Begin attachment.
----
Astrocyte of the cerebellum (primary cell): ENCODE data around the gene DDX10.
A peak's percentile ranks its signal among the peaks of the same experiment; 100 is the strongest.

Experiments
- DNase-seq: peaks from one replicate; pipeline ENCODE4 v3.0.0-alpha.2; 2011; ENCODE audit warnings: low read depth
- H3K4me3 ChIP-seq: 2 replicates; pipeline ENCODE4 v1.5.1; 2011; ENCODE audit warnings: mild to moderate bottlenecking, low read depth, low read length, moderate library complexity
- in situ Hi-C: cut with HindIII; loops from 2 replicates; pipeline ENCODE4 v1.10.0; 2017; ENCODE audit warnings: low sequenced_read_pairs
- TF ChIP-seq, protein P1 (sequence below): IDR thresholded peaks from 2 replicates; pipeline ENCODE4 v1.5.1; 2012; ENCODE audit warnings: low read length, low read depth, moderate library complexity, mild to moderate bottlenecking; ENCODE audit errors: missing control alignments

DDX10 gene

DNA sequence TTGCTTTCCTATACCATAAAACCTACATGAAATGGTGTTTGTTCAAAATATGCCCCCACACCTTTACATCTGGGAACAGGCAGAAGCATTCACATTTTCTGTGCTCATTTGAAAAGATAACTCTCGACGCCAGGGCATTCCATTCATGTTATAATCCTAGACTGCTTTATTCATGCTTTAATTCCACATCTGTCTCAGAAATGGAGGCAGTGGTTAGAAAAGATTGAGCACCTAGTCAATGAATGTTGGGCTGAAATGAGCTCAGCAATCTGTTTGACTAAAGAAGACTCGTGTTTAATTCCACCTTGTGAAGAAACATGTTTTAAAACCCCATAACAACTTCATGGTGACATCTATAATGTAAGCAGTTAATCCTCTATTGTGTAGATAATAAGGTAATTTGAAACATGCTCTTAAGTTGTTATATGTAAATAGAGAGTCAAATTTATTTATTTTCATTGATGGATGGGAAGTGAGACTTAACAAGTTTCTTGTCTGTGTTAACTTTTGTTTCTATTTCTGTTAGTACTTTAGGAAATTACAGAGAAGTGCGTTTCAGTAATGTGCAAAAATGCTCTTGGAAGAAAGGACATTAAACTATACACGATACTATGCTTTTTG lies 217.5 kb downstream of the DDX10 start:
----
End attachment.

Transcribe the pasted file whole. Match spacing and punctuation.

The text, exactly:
Astrocyte of the cerebellum (primary cell): ENCODE data around the gene DDX10.
A peak's percentile ranks its signal among the peaks of the same experiment; 100 is the strongest.

Experiments
- DNase-seq: peaks from one replicate; pipeline ENCODE4 v3.0.0-alpha.2; 2011; ENCODE audit warnings: low read depth
- H3K4me3 ChIP-seq: 2 replicates; pipeline ENCODE4 v1.5.1; 2011; ENCODE audit warnings: mild to moderate bottlenecking, low read depth, low read length, moderate library complexity
- in situ Hi-C: cut with HindIII; loops from 2 replicates; pipeline ENCODE4 v1.10.0; 2017; ENCODE audit warnings: low sequenced_read_pairs
- TF ChIP-seq, protein P1 (sequence below): IDR thresholded peaks from 2 replicates; pipeline ENCODE4 v1.5.1; 2012; ENCODE audit warnings: low read length, low read depth, moderate library complexity, mild to moderate bottlenecking; ENCODE audit errors: missing control alignments

DDX10 gene

DNA sequence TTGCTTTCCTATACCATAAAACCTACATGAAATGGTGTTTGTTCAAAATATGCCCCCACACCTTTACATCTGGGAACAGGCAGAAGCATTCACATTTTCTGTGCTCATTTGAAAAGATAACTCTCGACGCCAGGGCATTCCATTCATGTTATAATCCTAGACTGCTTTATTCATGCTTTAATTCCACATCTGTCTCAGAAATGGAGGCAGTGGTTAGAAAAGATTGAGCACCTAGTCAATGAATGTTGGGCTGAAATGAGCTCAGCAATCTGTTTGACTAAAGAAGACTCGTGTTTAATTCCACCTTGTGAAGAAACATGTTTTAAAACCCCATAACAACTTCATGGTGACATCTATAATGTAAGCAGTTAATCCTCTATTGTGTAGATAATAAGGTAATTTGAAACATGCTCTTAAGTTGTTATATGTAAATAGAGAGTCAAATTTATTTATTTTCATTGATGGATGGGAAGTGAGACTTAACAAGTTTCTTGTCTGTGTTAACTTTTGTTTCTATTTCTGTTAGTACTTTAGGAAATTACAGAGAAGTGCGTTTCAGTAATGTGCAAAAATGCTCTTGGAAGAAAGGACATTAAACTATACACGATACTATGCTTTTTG lies 217.5 kb downstream of the DDX10 start: